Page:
© St. Petersburg Times, published March 26, 2002
No, no, no. She wasn't going to cry.
Not in the waning moments of the state championship game against South Broward, when she and her Clearwater High teammates were slammed with the reality they had come this close to their dream.
Not during the awards ceremony, as the faces of her teammates -- such as senior Kasie Muchler and freshman Rachel Hammond -- transformed into splotchy, tear-drenched puddles.
Not when they placed a Class 5A runner-up medal -- instead of the championship reward she coveted -- around her neck. (A few seconds later, she gently removed it.)
Not during the news conference, when she was asked to express her thoughts and feelings moments after the most painful experience of her career, a 25-point defeat.
No, Dominique Redding would not cry -- at least not until she saw her mom, Mary Adams, waiting outside the Lakeland Center. They embraced, and Redding's eyes became dueling waterfalls.
"I was holding it in. Don't let the other team see me cry, no, no, no," Redding said. "I'm always fine until my mom starts hugging me. Then I'm like, awwww ... I guess I'm Mommy's little girl."
"I felt her pain," Adams said. "All I wanted to do was comfort her and tell her it will be all right. She's still my No. 1 player and a winner."
Redding's father never has been a part of her life, and the youngest of her four siblings is 25, so she and Mom have always been tight.
That bond has grown the past two years. Adams battled a serious illness she prefers not to discuss, other than to say she is recuperating. It was serious enough to keep her away from her job in the psychiatric department at Morton Plant Hospital.
The illness forced Redding, a junior who turned 17 on Feb. 10, to grow up more quickly. Off the court, she made mostly A's on her most recent report card, and her cumulative GPA has risen above 3.3. On the court, she assumed the leadership role on a young Clearwater team that dominated local competition.
Redding's maturity, added to her dedication and ability, has made her one of the top players in Florida. She averaged 21.9 points and 8.4 rebounds this season and was named Pinellas County Player of the Year for a second time.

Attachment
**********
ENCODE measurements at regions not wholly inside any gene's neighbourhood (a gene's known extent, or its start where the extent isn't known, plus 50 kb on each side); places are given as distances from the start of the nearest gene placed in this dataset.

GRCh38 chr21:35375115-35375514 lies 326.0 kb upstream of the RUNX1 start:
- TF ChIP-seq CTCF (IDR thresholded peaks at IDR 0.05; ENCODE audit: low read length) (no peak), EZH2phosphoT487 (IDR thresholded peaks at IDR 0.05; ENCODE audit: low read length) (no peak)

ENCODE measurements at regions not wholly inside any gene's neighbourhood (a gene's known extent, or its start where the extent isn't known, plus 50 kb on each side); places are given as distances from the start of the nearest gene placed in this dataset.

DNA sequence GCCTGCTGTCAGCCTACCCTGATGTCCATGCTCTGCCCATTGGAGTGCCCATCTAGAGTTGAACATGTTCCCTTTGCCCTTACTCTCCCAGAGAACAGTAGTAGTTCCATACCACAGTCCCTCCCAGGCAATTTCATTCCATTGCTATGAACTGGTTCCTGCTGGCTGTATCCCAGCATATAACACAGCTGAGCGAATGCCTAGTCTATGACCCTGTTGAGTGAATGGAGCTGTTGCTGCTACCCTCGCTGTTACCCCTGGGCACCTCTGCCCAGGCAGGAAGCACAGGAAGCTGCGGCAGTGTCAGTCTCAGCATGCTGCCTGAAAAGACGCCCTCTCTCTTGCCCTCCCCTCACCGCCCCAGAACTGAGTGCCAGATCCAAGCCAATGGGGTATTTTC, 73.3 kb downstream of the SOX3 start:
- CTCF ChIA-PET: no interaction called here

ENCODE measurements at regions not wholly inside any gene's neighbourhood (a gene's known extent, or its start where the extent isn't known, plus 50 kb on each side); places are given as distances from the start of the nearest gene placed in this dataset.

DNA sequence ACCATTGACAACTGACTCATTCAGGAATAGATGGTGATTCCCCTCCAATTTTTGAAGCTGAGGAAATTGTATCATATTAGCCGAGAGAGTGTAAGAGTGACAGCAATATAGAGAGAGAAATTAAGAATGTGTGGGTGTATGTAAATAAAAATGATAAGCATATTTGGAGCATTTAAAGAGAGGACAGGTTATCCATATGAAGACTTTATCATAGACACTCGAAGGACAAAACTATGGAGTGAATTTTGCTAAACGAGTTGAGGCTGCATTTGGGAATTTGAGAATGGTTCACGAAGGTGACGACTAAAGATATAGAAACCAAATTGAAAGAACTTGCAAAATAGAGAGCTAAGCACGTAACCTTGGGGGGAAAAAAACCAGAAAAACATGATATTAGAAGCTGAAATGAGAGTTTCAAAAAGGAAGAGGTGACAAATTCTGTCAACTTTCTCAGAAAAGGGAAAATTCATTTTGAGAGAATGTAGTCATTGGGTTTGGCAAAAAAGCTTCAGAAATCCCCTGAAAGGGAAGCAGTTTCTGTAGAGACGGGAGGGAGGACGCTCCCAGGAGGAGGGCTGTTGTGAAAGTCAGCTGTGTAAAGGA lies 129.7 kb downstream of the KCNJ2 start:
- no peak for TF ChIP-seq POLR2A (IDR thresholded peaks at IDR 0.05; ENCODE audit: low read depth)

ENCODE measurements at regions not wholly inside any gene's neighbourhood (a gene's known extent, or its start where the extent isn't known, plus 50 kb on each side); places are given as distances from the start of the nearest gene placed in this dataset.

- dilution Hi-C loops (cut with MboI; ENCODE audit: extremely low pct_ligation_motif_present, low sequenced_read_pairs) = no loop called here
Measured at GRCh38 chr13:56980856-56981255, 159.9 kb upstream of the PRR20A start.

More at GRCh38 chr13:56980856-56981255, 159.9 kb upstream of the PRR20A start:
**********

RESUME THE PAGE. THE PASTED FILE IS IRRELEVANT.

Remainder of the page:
The Tornadoes, No. 2 in the state poll most of the season and brimming with talented freshmen following Redding's lead, lost once in the regular season, 57-53 to Bradenton Southeast. Clearwater steamed through the district playoffs.
The Tornadoes' expected march to the state tournament was going splendidly -- until Redding's burgeoning maturity made a U-turn on Feb. 14.
In the opening game of the region playoffs against Boca Ciega -- just three wins away from the state final four and five away from the ultimate dream -- Redding pouted and moped, scored two points and was benched by coach Tom Shaneyfelt.
She had lived down to a nickname applied by assistant coach Kathy Shaneyfelt: BOB -- Big Old Baby.
"Before each game, we always pray as a team, then I pray by myself. Well, I forgot to do that, so that messed me up," Redding explained. "I was missing all my shots in warmups, then I missed like my first five shots, a couple right near the basket. I got down on myself and frustrated.
"It wasn't anybody's fault but mine," she said.
Clearwater won easily 68-47, but Redding's episode was unsettling -- especially to her mom. It was a tough game for Adams, with Redding's best friend and Adams' surrogate daughter, Kelcey Roegiers-Jensen, playing for the opposing team.
"I hate for her and Kelcey to have to play each other, because I love them both. It hurts bad when either of them loses," Adams said. "Points don't really matter as long as Dom plays her best, but to go out there and seem like you're on another planet?
"I didn't say anything to her that night and probably for the next couple of days. I don't know what happened, she never told me. But she knew what she had done."
"I got the whole "Mom thing,' " Redding said. " "You know better than that, I taught you better than that.' She almost grounded me."
Mom usually plays the good-cop role to brother Leman Adams' bad cop. Leman, 30, who played for Largo in the late 1980s, often is in Redding's ear, chiding her mistakes and imploring her to improve.
"He's nonstop. He's always saying, "Do this better, do that better,' " Redding said. "But after that, he didn't talk to me for a week."
Mary Adams says she tries not to add to the pressure on her daughter. Redding has been hounded by basketball camps and colleges since the sixth grade, and Adams' job at the hospital helped her appreciate the downside of being a talented athlete.
"I worked in the psychiatric department, and they would come in for help (in coping with stress). It was all sorts of athletes, including high school," said Adams, who played softball and volleyball growing up in Clearwater. "It was shocking to see how stressful it can be.